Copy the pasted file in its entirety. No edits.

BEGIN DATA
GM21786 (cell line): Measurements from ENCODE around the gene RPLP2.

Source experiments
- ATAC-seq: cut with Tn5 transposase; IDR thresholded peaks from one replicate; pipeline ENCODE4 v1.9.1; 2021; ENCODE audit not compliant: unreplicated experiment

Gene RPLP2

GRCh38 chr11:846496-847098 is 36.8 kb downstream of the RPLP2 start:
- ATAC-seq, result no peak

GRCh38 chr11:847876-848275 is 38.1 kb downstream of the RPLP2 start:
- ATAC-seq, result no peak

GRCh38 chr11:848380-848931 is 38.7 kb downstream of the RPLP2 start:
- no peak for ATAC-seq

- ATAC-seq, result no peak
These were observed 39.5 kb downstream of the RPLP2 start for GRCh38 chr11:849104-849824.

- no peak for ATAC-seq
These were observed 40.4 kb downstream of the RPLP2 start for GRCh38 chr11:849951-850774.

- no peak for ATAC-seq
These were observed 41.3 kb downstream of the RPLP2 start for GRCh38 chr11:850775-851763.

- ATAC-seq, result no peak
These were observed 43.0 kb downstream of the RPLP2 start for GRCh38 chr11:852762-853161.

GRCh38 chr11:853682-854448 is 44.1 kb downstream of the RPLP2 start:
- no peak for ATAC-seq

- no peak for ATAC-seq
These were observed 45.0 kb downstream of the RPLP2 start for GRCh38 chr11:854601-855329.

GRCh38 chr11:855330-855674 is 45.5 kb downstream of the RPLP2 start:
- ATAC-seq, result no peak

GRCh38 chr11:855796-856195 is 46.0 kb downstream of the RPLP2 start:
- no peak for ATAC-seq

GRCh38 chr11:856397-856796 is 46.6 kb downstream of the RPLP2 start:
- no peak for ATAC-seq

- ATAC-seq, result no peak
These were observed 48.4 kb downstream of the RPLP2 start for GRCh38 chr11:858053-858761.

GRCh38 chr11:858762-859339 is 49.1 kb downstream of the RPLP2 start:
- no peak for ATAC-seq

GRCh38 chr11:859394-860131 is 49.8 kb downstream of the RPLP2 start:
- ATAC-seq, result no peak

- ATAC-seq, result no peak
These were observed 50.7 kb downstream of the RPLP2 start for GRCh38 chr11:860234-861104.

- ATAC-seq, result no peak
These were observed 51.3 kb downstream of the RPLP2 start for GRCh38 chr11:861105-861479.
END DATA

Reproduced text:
GM21786 (cell line): Measurements from ENCODE around the gene RPLP2.

Source experiments
- ATAC-seq: cut with Tn5 transposase; IDR thresholded peaks from one replicate; pipeline ENCODE4 v1.9.1; 2021; ENCODE audit not compliant: unreplicated experiment

Gene RPLP2

GRCh38 chr11:846496-847098 is 36.8 kb downstream of the RPLP2 start:
- ATAC-seq, result no peak

GRCh38 chr11:847876-848275 is 38.1 kb downstream of the RPLP2 start:
- ATAC-seq, result no peak

GRCh38 chr11:848380-848931 is 38.7 kb downstream of the RPLP2 start:
- no peak for ATAC-seq

- ATAC-seq, result no peak
These were observed 39.5 kb downstream of the RPLP2 start for GRCh38 chr11:849104-849824.

- no peak for ATAC-seq
These were observed 40.4 kb downstream of the RPLP2 start for GRCh38 chr11:849951-850774.

- no peak for ATAC-seq
These were observed 41.3 kb downstream of the RPLP2 start for GRCh38 chr11:850775-851763.

- ATAC-seq, result no peak
These were observed 43.0 kb downstream of the RPLP2 start for GRCh38 chr11:852762-853161.

GRCh38 chr11:853682-854448 is 44.1 kb downstream of the RPLP2 start:
- no peak for ATAC-seq

- no peak for ATAC-seq
These were observed 45.0 kb downstream of the RPLP2 start for GRCh38 chr11:854601-855329.

GRCh38 chr11:855330-855674 is 45.5 kb downstream of the RPLP2 start:
- ATAC-seq, result no peak

GRCh38 chr11:855796-856195 is 46.0 kb downstream of the RPLP2 start:
- no peak for ATAC-seq

GRCh38 chr11:856397-856796 is 46.6 kb downstream of the RPLP2 start:
- no peak for ATAC-seq

- ATAC-seq, result no peak
These were observed 48.4 kb downstream of the RPLP2 start for GRCh38 chr11:858053-858761.

GRCh38 chr11:858762-859339 is 49.1 kb downstream of the RPLP2 start:
- no peak for ATAC-seq

GRCh38 chr11:859394-860131 is 49.8 kb downstream of the RPLP2 start:
- ATAC-seq, result no peak

- ATAC-seq, result no peak
These were observed 50.7 kb downstream of the RPLP2 start for GRCh38 chr11:860234-861104.

- ATAC-seq, result no peak
These were observed 51.3 kb downstream of the RPLP2 start for GRCh38 chr11:861105-861479.